Thomasson’s understanding of postcolonialism during his lecture seemed to be one based on the perception of a historical period of time that is defined by a country’s independent status from a former colonial power. This became clear to me when, for example, Thomasson mentioned that the island of Dominica is even “decolonial” because the nation has been independent for several years now. In my view, this limited understanding of “postcolonial” (or “decolonial” in this case), runs the risk of studying history through a colonial way that reproduces Eurocentric bias – despite the best intentions. This thought came to my head when a member of the audience asked what other sources could be consulted to understand the history of Saint Barthélemy. Thomasson recommended reading the accounts written by Christopher Columbus of his “discovery” of America. While I understand the difficulties of having limited resources when studying the past of certain regions, it is also important to treat certain sources with a grain of salt. (My intention is not to claim that Thomasson is unaware of this, but only to comment on the arguments developed and answers given during the lecture I attended). As argued by scholars such as José Rabasa (1993) in his book Inventing America: Spanish Historiography and the Formation of Eurocentrism, European accounts of the American continent were shaped by prejudice, a perception of superiority, a sense of fear and wonder, and a lack of ability to understand knowledge forms and ways of being outside a Christian worldview. For example, the Caribbean was named as such by European explorers because they believed the region was inhabited by lustful cannibal women (Braham, 2016). The region was also named the “West Indies” because Columbus’s misconception that he had reached India when he stumbled upon what came to be known as America. The idea of America was also a European creation: an exotic and feminized landscape that could be named and penetrated, and that perhaps even held the Earthly location of paradise (O’Gorman, 1995; Rabasa, 1993).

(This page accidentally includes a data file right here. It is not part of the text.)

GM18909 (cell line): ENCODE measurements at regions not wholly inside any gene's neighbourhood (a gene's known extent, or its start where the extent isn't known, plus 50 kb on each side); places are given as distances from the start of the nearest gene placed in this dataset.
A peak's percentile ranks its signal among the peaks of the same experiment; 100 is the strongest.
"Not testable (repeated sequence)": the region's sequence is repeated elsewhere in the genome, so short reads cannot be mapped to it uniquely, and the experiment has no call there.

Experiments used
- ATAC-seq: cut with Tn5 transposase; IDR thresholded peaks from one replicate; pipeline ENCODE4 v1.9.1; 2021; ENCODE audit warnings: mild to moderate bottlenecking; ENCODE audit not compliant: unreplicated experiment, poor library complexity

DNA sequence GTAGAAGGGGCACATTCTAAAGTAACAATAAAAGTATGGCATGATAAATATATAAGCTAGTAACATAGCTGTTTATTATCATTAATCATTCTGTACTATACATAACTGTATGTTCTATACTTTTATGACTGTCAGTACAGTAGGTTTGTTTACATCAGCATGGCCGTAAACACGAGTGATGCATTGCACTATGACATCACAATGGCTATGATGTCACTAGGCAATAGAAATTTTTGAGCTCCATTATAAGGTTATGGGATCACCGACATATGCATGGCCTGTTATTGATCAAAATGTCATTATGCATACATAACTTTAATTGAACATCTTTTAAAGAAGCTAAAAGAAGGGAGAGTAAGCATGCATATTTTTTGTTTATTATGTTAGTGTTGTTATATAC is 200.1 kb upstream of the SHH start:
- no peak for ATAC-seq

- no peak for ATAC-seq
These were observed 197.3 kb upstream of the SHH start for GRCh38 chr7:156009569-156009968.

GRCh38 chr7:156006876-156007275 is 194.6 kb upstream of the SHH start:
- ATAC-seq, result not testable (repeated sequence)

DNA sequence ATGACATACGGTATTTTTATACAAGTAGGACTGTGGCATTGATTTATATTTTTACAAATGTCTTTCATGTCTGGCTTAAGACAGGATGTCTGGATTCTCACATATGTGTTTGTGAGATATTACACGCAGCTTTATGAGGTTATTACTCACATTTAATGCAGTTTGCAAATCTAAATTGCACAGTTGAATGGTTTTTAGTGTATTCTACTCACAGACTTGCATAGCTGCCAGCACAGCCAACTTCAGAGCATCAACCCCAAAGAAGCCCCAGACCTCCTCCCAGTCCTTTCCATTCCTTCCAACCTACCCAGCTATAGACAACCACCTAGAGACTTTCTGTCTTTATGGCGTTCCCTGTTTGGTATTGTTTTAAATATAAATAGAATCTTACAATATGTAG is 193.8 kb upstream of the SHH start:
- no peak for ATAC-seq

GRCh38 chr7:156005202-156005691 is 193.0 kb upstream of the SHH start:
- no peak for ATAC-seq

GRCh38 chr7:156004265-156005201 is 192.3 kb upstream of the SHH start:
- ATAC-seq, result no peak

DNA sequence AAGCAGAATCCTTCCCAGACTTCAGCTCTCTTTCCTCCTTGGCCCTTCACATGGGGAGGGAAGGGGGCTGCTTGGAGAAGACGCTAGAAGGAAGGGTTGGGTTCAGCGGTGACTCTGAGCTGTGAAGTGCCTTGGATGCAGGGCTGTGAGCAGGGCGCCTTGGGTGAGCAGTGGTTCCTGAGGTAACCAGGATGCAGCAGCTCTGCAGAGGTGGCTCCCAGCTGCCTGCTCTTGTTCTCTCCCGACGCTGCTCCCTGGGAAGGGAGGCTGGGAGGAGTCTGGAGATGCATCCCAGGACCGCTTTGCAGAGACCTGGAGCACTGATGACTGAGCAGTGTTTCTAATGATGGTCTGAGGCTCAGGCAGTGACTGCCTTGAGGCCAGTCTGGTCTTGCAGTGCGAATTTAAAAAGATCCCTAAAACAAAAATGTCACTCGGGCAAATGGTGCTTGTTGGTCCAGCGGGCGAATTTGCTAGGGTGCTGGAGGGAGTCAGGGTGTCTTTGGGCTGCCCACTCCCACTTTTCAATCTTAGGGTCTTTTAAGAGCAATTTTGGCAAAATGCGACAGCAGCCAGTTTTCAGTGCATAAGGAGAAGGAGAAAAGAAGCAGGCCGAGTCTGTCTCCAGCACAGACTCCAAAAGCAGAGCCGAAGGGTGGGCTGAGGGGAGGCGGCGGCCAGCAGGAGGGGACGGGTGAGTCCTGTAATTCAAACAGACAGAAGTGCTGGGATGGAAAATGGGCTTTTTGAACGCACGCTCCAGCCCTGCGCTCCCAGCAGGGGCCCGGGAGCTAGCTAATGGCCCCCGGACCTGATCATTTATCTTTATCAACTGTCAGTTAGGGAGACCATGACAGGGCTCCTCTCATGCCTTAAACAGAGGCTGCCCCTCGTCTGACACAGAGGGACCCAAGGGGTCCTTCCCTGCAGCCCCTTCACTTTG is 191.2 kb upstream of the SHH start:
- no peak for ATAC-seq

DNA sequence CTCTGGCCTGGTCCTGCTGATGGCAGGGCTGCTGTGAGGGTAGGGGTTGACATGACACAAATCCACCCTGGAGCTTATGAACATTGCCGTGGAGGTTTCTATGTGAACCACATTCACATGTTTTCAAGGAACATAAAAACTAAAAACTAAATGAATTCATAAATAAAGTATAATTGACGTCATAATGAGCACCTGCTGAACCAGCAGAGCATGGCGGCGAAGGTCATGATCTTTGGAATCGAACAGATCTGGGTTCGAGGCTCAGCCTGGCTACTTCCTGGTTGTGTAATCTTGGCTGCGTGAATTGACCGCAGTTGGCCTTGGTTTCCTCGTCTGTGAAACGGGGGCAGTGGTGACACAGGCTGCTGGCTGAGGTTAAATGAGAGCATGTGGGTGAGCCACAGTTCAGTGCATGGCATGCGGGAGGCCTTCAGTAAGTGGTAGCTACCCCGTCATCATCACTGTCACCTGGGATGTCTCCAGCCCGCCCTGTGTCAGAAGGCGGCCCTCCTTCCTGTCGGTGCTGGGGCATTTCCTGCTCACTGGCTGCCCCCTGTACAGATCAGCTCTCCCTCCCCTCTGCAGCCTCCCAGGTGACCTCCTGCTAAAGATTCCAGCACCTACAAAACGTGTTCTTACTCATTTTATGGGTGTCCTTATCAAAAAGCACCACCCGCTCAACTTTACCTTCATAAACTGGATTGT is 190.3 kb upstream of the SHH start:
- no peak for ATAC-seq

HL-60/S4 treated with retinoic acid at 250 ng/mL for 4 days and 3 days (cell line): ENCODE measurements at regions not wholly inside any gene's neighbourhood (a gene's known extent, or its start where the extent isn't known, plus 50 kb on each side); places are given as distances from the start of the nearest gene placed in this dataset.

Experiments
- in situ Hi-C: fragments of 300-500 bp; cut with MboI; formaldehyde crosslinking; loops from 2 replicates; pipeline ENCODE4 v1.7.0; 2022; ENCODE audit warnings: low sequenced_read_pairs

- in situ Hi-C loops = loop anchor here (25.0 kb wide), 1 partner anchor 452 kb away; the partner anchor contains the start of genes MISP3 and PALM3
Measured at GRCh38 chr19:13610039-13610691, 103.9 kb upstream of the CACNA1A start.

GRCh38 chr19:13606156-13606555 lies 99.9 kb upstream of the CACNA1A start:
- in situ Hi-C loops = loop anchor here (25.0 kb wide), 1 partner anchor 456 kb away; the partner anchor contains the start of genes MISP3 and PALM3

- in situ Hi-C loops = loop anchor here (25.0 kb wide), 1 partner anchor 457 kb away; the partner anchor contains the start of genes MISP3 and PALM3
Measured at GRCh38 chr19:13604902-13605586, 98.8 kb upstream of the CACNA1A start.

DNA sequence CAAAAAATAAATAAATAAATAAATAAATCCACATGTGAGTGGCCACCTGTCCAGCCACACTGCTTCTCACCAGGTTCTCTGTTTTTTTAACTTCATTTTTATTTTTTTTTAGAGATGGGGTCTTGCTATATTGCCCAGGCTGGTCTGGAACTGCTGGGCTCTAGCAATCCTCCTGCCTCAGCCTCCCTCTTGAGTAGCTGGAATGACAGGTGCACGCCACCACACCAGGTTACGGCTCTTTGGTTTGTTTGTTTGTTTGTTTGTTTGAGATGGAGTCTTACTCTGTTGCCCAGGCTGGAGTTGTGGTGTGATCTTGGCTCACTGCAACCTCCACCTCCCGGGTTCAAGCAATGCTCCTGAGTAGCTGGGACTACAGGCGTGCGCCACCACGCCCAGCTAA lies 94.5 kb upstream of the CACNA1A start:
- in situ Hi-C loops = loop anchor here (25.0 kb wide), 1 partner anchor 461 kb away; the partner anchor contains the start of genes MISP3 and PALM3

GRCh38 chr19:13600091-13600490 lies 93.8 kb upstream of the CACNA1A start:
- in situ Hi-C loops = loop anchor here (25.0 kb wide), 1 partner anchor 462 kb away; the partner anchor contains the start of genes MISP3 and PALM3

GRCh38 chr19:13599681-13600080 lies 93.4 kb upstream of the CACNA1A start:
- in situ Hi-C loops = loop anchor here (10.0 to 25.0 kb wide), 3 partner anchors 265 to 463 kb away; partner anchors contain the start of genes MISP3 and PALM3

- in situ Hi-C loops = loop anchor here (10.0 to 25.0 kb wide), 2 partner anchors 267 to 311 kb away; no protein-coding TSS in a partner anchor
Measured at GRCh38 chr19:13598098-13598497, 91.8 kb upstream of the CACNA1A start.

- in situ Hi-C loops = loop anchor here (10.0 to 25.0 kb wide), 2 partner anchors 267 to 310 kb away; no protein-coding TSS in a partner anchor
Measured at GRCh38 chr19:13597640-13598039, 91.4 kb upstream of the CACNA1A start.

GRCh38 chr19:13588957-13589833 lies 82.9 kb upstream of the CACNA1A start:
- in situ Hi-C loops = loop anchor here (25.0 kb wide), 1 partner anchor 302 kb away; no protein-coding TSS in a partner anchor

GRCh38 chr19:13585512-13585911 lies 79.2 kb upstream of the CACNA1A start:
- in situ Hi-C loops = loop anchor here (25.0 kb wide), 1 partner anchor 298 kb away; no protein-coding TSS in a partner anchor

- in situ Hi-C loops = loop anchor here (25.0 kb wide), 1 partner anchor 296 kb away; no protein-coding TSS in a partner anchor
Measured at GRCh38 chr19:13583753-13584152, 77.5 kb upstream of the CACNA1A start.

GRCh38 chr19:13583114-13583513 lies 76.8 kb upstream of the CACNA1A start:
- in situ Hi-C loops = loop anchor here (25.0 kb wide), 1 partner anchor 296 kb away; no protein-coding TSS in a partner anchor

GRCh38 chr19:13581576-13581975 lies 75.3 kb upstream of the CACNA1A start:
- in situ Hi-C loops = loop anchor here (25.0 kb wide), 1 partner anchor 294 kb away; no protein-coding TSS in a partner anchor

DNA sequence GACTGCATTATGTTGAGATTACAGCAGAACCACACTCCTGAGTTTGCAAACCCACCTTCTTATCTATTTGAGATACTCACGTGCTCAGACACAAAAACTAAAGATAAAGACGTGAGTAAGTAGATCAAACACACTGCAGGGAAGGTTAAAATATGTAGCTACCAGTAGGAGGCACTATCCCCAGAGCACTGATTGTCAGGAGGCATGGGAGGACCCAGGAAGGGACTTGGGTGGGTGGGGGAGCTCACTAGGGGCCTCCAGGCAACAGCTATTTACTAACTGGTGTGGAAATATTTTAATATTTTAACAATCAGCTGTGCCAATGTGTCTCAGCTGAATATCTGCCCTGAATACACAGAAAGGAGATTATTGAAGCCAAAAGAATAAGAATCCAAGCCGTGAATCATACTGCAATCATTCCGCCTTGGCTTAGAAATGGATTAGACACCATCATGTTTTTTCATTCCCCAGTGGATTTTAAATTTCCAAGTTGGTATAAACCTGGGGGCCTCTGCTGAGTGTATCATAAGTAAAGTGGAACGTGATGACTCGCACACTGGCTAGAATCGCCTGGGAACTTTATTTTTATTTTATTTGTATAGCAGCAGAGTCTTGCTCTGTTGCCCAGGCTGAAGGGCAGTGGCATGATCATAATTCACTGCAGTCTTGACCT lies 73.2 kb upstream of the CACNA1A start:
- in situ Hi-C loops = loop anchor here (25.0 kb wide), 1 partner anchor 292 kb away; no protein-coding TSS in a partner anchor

An obvious question comes to mind: what are the limitations of studying a historical period through Eurocentric categories and sources? (By Eurocentric I mean, biased and bounded by a worldview that believed in the supremacy of knowledge and customs from Europe). What do we lose when the other side, in this case, the conquered, does not get to tell its side of the story? José Rabasa, for example, has attempted to bridge this gap by exploring an account of the Aztecs and how they experienced the Spanish conquest in Tell me the Story of How I Conquered You. While I understand the context of the Caribbean is different, I wonder (as a scholar that is not a historian) if there are any methods to recover the histories and voices of the colonized? (Echoing Gayatri Chakravorty Spivak’s famous Can the subaltern speak?) Are there strategies that can be put to use to understand history avoiding the trap of Eurocentric bias? The answer might lie in understanding the “postcolonial” beyond a historical period.